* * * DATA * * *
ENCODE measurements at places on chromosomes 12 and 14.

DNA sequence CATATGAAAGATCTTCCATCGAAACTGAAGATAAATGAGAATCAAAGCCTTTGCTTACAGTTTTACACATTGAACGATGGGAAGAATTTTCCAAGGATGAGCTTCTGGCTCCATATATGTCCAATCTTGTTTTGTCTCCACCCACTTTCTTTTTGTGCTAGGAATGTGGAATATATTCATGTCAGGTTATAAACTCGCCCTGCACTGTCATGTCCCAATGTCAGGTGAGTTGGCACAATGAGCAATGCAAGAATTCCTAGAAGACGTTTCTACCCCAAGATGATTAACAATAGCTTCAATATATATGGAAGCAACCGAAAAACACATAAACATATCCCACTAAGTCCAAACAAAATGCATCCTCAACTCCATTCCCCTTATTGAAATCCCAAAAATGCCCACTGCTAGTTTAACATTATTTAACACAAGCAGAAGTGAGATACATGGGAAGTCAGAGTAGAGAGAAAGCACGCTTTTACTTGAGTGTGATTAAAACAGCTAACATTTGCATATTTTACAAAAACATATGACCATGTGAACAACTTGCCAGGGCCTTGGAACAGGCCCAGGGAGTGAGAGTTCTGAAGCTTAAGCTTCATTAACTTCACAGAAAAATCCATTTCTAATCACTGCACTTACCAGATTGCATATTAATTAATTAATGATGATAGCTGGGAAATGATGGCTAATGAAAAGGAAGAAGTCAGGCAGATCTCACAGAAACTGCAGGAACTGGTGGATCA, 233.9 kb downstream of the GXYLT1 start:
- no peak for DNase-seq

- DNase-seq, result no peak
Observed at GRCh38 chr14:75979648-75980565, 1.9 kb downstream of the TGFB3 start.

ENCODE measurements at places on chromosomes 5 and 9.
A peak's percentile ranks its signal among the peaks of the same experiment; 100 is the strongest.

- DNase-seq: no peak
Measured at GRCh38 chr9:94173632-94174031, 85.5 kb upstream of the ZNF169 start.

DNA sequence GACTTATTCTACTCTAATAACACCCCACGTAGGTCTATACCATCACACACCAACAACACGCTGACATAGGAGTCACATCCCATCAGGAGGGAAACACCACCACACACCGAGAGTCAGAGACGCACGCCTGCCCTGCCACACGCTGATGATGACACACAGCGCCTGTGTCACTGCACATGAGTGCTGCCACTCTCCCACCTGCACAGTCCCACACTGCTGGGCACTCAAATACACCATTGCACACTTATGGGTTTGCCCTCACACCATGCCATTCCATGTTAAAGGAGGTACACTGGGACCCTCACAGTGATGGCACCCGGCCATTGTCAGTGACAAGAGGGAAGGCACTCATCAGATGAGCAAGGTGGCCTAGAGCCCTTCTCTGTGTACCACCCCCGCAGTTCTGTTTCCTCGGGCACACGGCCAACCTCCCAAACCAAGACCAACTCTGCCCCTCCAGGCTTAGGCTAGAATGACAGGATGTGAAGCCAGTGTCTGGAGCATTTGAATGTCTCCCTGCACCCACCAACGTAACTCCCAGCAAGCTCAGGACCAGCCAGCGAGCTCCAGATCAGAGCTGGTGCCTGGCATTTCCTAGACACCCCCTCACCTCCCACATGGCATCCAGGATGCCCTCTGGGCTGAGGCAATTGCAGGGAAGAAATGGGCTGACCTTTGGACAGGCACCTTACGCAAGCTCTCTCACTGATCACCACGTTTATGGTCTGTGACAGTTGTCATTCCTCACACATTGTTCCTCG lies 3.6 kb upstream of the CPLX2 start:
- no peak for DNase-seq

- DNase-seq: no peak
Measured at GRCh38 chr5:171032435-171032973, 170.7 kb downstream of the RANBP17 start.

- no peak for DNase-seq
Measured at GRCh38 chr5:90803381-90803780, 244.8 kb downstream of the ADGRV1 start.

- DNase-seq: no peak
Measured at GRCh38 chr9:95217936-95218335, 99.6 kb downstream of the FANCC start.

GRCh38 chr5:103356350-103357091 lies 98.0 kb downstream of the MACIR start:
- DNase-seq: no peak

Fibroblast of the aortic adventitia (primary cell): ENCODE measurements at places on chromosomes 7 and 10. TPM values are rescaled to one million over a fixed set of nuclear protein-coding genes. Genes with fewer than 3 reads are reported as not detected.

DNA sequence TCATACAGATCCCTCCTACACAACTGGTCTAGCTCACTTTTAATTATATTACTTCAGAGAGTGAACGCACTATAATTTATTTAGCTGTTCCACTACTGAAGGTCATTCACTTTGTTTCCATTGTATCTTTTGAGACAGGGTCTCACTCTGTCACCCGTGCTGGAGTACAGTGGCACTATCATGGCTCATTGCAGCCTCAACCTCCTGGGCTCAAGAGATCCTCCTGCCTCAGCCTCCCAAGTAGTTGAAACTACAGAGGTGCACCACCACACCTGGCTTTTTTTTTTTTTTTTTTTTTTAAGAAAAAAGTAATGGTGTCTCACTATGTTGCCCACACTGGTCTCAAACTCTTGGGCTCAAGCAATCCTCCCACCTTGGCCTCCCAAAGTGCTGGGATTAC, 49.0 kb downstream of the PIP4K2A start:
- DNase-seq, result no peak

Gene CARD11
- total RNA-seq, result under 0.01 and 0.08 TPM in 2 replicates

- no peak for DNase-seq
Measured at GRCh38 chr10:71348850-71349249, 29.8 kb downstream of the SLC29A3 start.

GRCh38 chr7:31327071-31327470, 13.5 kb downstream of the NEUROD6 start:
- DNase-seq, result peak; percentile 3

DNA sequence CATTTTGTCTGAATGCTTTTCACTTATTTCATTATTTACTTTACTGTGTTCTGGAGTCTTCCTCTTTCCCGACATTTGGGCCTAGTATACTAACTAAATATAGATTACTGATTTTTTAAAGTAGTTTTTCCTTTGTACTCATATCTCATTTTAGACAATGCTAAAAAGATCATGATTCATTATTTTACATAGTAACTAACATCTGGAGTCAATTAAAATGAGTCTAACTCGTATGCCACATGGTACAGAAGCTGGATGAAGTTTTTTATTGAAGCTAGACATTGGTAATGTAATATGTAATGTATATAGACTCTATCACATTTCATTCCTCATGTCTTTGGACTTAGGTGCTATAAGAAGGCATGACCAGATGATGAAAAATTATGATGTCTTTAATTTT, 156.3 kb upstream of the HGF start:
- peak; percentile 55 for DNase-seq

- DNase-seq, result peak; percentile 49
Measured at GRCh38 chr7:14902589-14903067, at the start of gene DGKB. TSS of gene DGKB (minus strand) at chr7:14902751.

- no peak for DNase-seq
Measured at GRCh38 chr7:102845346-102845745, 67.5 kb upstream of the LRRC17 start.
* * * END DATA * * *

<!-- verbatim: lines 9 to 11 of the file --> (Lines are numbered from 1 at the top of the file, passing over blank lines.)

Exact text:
Measured at GRCh38 chr9:94173632-94174031, 85.5 kb upstream of the ZNF169 start.

DNA sequence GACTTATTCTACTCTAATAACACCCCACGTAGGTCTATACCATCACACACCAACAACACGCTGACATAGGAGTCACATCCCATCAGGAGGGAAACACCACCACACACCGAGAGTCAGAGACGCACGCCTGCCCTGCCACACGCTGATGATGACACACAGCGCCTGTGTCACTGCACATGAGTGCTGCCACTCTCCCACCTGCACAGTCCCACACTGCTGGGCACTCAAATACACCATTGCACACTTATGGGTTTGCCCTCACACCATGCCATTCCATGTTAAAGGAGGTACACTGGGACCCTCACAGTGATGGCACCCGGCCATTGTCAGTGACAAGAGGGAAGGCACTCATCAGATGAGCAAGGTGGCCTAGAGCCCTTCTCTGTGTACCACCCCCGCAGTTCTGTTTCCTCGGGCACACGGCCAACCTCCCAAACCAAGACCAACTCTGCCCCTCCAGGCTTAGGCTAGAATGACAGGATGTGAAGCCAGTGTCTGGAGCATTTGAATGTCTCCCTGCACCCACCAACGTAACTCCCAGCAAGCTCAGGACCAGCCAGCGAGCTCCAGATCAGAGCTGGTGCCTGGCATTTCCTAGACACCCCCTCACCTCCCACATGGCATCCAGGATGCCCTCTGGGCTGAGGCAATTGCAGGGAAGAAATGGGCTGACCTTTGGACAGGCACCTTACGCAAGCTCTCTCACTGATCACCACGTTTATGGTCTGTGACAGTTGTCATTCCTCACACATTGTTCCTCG lies 3.6 kb upstream of the CPLX2 start:
- no peak for DNase-seq